On Tuesday 3 May, at 7.30pm, Treasurer Scott Morrison handed down the 2016-17 Budget. Matt Barrie, CEO of Freelancer, and Alex McCauley, CEO of StartupAUS, have labelled it an ‘election budget’ that has let down those looking for a strong signal of the government’s recent push of an innovation agenda. Perhaps, like Peter Martin at the Sydney Morning Herald, the more you look at it, the better it gets.
As a small business, there are several things you should take note of.
Small and medium businesses win.
Currently, from 1 July 2015, businesses that have an annual turnover of up to $2 million qualify for an income tax rate of 28.5%, down from the standard income tax rate of 30% for all businesses.
From 1 July 2016, businesses that have an annual turnover of up to $10 million (threshold increased by $8 million) will qualify for an income tax rate of 27.5% (further reduction of 1%).
|Annual turnover||2015-16||2016-17 (from 1 July 2016)|
|Up to $2 million||28.50%||27.5% (down 1%)|
|$2 million – $10 million||30%||27.5% (down 2.5%)|
|Above $10 million||30%||30% (=)|
The lower tax rate will gradually apply in the next few years to larger groups of businesses, till a standard 25% tax rate is reached by 2026-27.
If your business has an annual turnover of $2 million – $10 million, the benefits do not end here. Businesses with up to $10 million in annual turnover will also be able to access a range of concessions already available to businesses with under $2 million in annual turnover, including accelerated depreciation.
If you are a fintech enthusiast, it’ll please you to know that the government is putting $200,000 into promoting Australia as a global fintech destination over the next financial year. The impact of the campaign and ability to draw fintech businesses to Australia will be closely watched.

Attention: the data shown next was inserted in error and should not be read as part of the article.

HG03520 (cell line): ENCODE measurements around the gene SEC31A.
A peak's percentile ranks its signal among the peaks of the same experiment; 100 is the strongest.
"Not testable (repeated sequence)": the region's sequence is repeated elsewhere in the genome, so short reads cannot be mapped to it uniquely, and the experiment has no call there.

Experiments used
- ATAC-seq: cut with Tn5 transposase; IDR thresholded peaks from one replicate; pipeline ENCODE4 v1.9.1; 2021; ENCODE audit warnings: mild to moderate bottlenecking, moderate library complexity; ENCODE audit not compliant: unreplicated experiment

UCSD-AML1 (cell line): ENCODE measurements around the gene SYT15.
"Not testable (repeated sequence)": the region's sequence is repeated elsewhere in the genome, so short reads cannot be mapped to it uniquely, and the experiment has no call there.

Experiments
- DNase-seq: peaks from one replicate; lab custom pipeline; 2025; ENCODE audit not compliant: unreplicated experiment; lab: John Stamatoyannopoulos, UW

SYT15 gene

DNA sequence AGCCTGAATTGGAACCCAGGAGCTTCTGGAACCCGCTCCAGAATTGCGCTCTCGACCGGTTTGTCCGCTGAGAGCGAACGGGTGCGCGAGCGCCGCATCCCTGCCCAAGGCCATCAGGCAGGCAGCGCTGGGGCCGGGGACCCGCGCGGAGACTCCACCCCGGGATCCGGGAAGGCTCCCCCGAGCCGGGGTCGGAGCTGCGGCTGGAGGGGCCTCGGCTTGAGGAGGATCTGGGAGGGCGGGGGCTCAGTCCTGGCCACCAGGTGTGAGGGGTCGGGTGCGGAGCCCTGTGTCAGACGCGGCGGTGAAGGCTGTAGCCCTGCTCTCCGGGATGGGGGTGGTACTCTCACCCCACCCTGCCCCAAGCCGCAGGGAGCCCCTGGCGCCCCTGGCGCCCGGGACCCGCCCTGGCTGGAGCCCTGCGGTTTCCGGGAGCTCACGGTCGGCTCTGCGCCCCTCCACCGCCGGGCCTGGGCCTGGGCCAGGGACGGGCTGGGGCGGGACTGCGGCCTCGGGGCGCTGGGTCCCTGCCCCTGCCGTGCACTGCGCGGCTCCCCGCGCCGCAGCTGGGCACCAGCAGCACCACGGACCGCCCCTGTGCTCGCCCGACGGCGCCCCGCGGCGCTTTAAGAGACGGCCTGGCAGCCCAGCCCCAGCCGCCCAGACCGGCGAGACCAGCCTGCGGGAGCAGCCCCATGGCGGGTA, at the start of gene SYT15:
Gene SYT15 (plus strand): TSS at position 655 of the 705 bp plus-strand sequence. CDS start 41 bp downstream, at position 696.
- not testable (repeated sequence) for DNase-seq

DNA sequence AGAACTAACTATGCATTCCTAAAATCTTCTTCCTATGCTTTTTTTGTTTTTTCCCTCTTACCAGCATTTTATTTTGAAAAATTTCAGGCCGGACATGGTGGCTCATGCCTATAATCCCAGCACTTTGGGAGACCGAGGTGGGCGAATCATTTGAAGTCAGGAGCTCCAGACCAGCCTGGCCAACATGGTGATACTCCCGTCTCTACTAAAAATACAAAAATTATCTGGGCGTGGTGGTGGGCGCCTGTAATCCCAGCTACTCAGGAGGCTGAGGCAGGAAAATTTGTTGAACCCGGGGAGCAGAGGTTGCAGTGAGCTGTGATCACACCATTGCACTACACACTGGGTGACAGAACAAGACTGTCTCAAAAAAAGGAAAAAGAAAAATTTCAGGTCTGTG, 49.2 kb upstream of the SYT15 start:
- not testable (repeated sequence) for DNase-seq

New initiative: Youth Jobs PaTH program.
The Budget reflects a commitment to helping people under 25, and currently on employment benefits, to get trained to enter the workforce. The cornerstone of this $725 million initiative is an internship program that helps youth job seekers get hands-on work experience.
The internship program will have 30,000 places available each year, to those who have been actively seeking employment for the previous six months. Interns will work between 15 to 25 hours a week, receiving an additional $200 per fortnight on top of the current welfare benefits they are receiving. Employers who take on an intern will get a $1,000 incentive, and those who hire the job seeker after the internship will be able to receive an accelerated wage subsidy of up to $10,000 paid over a six-month period.
Senator Michaelia Cash has confirmed that the first stage of the program, a three-week employability course, will be compulsory for youth job seekers after 5 months of receiving welfare, without detailing the consequences of failing to participate in it.
The Youth Jobs PaTH program has faced some backlash from the Labor opposition, the Greens and unions, who argue that this will lead to an exploitation of ‘free’ labour rather than facilitate the creation of real jobs.
Growing the entrepreneurial spirit
The New Enterprise Incentive Scheme (NEIS) will also be expanded. The current NEIS has a network of providers that provide small business training and business mentoring. At the same time, eligible people can get income support and rental assistance. Mentors and workshops will also be held around ‘Exploring Being My Own Boss’, helping people get a start as entrepreneurs.
The expansion will see an increase in the number of places available for people to participate in NEIS (6,300 to 8,600 (↑ 2,300)) and is being made available to recently retrenched workers.
Increased scrutiny in offshoring profits
A new Australian Diverted Profits Tax has been announced, imposing a 40% penalty tax rate on multinational companies that shift their profits overseas through related third party arrangements. $679 million has also been allocated to the Australian Taxation Office to establish a Tax Avoidance Taskforce to combat tax avoidance by businesses, multinationals and high net-wealth individuals.
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